Thursday, March 10, 2016

Low Sodium Diet

I have to have a test done on my thyroid next week.  It will be using a radioactive ultrasound.  It's pretty routine.  But the hard part about this test is that I have to be on a low sodium diet until after the test.  I never realized before how much sodium is in every food!  I decided to write this post so that I can share some tips with others who might have to do this diet.

So the diet prohibits:
--milk products
--red dye
--egg yolks
--soy beans, soy products

Once I started looking around at labels, I found that almost everything has sodium in it!  It has been really hard to figure out what to eat.  Here are some things I've had success with so far.

Every loaf of bread I looked at in the store had 120g of sodium in each slice.  Bagels are almost double that.  I did find that corn tortillas have only 10g per tortilla, but my diet says it should be below 5g.  But the first day, when I had nothing else to eat, I did eat two corn tortillas.
The diet mentioned that homemade bread and muffins are okay.  I made 3 large loaves of bread and put in only 1/2 tablespoon for the entire batch.  So now I have something to eat!

I love milk!  Going without milk has been difficult.  I thought I would buy almond or rice milk, but they all have about 60g of sodium per serving.  Finally I found a coconut milk that doesn't have any sodium.  It's a little chunky, but it satisfies my craving for cow's milk.

I don't think there is such a thing as a non-sodium salt substitute.  But I read online that red wine vinegar only has 1g per tablespoon.  I've been using red wine vinegar instead of salt on meats, salads etc.
Here are some foods that I have had success with:
--Oatmeal (old fashioned). I put in some cinnamon and banana
--salad with a dressing made from red wine vinegar and olive oil
--chicken sauteed with a sauce made of red wine vinegar, olive oil, basil, and honey.  I also put a little bit of the sauce on the potato wedges I boiled.  That tasted pretty good.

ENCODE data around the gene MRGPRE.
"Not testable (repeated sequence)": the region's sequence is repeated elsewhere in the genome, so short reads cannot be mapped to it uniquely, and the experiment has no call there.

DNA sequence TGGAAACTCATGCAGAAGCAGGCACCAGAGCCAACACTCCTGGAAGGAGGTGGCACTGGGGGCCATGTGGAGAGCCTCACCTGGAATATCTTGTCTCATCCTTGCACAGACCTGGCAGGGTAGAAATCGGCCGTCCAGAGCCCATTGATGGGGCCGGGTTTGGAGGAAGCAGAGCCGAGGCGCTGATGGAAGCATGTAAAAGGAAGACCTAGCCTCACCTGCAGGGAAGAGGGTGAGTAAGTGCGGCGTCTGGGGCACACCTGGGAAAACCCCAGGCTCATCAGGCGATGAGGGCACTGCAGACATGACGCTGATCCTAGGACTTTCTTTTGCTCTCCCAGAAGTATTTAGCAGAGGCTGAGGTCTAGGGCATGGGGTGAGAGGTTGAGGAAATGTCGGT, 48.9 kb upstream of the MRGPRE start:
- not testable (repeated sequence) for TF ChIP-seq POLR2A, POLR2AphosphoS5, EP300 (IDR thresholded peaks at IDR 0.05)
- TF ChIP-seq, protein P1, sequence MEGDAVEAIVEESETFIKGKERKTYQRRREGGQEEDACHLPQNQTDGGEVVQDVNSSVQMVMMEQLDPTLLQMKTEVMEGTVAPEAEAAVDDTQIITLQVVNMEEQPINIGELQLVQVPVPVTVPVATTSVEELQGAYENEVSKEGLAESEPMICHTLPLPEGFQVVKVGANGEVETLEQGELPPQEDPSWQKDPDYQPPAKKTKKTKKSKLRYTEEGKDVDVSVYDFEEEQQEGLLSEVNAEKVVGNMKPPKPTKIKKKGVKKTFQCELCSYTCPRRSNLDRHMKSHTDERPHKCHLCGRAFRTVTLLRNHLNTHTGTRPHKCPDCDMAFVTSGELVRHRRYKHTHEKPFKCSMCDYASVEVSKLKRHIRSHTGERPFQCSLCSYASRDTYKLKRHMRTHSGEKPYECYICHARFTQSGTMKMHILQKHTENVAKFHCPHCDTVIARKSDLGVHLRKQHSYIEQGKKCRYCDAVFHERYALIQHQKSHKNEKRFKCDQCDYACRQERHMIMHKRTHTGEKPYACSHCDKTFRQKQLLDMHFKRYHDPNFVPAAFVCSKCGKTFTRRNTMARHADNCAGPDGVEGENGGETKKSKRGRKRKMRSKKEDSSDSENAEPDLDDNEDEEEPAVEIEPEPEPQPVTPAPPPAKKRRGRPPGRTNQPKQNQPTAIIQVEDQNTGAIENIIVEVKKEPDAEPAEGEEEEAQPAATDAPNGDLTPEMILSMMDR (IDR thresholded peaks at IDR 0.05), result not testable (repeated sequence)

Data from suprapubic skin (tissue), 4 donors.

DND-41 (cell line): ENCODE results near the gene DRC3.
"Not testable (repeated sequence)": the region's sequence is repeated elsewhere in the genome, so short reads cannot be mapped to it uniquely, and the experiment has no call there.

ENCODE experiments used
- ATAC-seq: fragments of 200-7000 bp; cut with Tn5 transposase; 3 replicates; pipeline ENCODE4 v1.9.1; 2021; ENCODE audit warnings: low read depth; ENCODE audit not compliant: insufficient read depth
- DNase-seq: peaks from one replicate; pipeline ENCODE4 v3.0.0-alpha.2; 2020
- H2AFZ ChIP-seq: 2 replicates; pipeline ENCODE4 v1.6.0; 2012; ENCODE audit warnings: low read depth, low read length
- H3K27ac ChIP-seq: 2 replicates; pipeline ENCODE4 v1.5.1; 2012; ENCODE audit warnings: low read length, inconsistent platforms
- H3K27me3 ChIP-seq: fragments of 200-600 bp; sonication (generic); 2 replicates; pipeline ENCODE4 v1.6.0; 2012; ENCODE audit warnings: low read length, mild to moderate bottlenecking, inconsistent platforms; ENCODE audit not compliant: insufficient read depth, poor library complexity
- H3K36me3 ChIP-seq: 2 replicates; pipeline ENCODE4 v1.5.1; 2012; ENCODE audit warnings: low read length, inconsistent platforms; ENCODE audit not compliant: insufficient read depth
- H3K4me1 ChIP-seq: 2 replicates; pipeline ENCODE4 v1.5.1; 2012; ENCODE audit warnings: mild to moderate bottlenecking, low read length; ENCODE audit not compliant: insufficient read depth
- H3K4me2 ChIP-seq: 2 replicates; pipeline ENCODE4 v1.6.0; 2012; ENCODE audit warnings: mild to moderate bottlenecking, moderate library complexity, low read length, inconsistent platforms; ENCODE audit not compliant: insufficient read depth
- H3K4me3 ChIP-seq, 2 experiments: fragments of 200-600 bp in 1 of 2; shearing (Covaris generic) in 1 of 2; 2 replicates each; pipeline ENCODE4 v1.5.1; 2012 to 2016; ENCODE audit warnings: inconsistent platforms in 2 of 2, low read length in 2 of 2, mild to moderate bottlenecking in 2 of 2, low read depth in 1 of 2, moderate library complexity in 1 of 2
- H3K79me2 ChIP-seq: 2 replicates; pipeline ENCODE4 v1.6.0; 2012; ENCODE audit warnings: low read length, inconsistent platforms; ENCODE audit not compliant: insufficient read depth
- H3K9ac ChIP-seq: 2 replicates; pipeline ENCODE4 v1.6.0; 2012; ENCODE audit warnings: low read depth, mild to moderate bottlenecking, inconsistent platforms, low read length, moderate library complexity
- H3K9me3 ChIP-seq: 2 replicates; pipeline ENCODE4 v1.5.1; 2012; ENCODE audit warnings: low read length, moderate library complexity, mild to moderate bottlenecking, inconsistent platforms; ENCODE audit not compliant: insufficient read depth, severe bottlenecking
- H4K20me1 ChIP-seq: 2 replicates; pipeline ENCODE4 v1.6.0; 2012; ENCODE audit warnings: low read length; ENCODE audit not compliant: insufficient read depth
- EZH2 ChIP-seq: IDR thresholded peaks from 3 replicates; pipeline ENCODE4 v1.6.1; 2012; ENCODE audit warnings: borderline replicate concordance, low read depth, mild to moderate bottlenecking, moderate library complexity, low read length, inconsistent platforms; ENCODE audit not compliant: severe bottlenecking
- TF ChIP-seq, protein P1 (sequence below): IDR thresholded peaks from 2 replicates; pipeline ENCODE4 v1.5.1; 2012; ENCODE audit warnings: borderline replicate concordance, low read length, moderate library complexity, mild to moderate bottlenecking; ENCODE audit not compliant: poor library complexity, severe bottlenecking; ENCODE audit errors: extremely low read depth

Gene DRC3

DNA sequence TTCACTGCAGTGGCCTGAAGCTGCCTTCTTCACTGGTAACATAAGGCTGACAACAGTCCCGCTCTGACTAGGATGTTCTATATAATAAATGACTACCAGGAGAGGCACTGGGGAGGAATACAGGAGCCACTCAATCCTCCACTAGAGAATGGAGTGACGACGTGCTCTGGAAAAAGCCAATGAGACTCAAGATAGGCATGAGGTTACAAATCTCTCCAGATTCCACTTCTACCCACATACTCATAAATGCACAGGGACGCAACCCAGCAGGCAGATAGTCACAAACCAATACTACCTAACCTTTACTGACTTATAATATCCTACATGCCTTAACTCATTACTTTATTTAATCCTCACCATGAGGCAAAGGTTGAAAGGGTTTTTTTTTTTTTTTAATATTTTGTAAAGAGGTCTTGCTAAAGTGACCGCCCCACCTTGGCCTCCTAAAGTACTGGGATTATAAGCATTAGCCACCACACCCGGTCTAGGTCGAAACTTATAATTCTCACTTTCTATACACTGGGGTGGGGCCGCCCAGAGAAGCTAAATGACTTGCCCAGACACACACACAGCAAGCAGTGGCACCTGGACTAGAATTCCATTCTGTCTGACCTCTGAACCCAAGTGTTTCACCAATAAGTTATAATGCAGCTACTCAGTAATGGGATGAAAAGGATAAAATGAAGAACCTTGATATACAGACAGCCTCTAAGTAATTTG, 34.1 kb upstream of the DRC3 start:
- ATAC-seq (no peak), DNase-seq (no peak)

--Green beans with garlic, no salt.
--Tonight I made Chinese food for the family.  I ate some of the rice, but cooked my vegetables and meat separate with some vinegar and honey.

I went to the whole foods market here and got some unsalted snacks.
---unsalted sunflower seeds
--unsalted pumpkin seeds
--unsweetened dried banana chips
--unsalted almonds

So far I am getting enough to eat, and it tastes pretty good.  I bought some peanut butter without salt. It really lacks something without the salt, but if I put a little honey on top it tastes good.

I decided that I really just have to make myself a different meal from what I feed my family.  If I plan it just right, I can use most of the same ingredients, just season it differently.

My one hope is that with this diet I might actually lose a little weight!  That being said, I'm already thinking about what I want to eat once I can eat salt again.  :)


Becky said...

In his early 30's Wayne was diagnosed with high blood pressure and told to go on a low-sodium diet. It's tough! (Good thing he didn't have to give up dairy at the same time.) No-Salt is made with potassium chloride, so he switched to that. It took a good two years, though, before he got used to the new taste. You're right that sodium is in everything you buy, so we don't use many processed foods. I cut the amount of salt I used in baking (to half the amount called for in the recipe) and didn't use salt when cooking (the rest of us added it at the table). That diet worked for many, many years to control his blood pressure, but now that he's taking medication to do that, he figures he can go back to sodium chloride!

Inklings said...

Ugh, I am so sorry and hope the time passes quickly!